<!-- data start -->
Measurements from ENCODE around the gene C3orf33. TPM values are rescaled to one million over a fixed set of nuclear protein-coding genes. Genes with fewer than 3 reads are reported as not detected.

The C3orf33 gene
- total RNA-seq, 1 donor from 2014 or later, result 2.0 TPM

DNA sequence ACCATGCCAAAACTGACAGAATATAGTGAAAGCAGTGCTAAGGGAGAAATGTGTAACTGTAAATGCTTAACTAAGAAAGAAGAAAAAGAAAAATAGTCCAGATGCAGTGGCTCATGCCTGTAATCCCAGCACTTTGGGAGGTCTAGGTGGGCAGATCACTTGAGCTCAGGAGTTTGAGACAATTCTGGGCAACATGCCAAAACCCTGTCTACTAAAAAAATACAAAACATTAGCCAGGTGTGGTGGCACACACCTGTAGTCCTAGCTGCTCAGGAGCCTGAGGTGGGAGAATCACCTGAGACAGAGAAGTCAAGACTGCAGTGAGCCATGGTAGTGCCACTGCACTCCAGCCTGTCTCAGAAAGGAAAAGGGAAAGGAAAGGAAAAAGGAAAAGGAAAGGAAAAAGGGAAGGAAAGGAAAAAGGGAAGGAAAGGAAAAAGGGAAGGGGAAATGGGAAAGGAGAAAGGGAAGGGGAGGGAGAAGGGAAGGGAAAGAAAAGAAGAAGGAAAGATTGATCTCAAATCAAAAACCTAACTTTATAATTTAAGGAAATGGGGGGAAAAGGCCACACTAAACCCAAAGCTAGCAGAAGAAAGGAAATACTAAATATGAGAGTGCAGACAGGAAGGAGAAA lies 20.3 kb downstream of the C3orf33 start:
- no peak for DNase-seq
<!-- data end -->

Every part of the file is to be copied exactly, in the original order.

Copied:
Measurements from ENCODE around the gene C3orf33. TPM values are rescaled to one million over a fixed set of nuclear protein-coding genes. Genes with fewer than 3 reads are reported as not detected.

The C3orf33 gene
- total RNA-seq, 1 donor from 2014 or later, result 2.0 TPM

DNA sequence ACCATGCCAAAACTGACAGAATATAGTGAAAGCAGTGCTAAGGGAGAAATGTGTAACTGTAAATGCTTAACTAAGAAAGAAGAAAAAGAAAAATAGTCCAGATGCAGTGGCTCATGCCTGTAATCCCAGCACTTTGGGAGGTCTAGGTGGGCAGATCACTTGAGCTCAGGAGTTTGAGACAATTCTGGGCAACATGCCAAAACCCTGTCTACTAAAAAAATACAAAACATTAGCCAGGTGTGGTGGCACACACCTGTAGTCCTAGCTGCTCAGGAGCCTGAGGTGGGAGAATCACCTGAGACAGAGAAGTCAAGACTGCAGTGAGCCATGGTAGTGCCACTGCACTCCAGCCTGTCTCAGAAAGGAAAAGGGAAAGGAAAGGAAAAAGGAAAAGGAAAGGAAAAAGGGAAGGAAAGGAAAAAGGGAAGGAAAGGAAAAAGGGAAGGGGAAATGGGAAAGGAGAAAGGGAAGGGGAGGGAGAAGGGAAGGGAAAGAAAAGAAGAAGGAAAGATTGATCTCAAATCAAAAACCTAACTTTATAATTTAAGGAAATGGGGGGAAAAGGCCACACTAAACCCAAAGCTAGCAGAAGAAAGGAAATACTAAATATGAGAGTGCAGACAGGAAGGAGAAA lies 20.3 kb downstream of the C3orf33 start:
- no peak for DNase-seq